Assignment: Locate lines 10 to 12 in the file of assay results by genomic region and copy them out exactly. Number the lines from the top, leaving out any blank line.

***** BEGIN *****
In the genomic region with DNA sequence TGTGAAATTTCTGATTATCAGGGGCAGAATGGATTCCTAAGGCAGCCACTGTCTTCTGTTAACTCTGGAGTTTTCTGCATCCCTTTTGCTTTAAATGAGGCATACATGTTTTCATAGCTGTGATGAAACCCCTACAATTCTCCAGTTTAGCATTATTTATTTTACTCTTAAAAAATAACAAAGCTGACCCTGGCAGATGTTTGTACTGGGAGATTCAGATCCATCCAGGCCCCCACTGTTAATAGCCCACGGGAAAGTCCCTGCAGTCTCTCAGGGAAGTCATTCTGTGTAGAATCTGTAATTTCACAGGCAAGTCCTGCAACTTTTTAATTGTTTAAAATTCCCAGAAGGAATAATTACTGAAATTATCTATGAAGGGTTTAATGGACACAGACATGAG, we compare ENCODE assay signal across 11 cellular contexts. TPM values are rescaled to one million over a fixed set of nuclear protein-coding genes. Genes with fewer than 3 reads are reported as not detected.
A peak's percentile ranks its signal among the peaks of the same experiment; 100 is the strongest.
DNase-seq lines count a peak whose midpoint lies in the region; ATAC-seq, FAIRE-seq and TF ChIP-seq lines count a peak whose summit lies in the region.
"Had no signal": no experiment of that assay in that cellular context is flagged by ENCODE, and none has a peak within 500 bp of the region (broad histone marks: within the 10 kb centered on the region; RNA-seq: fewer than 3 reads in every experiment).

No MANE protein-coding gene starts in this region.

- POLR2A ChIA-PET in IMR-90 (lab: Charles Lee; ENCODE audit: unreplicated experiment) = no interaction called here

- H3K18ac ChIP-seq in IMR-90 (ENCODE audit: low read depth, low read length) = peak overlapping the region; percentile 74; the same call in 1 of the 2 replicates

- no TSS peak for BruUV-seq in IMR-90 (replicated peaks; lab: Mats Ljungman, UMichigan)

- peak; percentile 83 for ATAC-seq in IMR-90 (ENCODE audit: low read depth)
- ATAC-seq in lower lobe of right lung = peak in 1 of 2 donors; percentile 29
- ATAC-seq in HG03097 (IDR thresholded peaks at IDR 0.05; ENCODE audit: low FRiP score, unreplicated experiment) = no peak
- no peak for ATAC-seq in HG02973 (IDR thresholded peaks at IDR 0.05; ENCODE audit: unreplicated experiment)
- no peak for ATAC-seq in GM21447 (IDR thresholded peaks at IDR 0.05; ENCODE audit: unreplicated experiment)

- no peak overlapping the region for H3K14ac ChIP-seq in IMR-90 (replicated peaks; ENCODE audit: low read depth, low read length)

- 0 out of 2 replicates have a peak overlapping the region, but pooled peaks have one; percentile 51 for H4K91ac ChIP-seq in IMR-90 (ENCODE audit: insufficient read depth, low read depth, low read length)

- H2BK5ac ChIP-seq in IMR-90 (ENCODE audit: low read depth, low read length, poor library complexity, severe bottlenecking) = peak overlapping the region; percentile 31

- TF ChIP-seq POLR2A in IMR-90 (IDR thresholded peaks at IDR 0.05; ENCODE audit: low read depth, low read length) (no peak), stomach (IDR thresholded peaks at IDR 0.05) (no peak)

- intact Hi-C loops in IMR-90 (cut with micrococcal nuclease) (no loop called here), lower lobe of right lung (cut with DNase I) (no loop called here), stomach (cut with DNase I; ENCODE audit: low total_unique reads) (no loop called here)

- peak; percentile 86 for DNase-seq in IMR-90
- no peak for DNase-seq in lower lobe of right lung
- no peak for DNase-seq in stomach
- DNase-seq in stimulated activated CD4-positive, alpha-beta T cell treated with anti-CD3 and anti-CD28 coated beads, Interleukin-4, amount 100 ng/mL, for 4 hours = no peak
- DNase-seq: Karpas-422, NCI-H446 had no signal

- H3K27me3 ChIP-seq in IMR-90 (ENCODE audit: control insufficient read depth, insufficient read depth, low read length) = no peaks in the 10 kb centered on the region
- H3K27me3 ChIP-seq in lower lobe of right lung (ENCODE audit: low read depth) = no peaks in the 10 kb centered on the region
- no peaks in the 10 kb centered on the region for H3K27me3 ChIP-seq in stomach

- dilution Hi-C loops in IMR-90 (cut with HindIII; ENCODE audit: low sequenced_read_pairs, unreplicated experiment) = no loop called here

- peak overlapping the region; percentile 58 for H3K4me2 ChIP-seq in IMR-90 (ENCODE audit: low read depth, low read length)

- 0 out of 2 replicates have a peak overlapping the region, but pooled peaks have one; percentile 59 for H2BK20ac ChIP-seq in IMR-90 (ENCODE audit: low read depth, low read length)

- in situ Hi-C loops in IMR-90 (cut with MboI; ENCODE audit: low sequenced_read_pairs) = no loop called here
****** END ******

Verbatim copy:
- ATAC-seq in lower lobe of right lung = peak in 1 of 2 donors; percentile 29
- ATAC-seq in HG03097 (IDR thresholded peaks at IDR 0.05; ENCODE audit: low FRiP score, unreplicated experiment) = no peak
- no peak for ATAC-seq in HG02973 (IDR thresholded peaks at IDR 0.05; ENCODE audit: unreplicated experiment)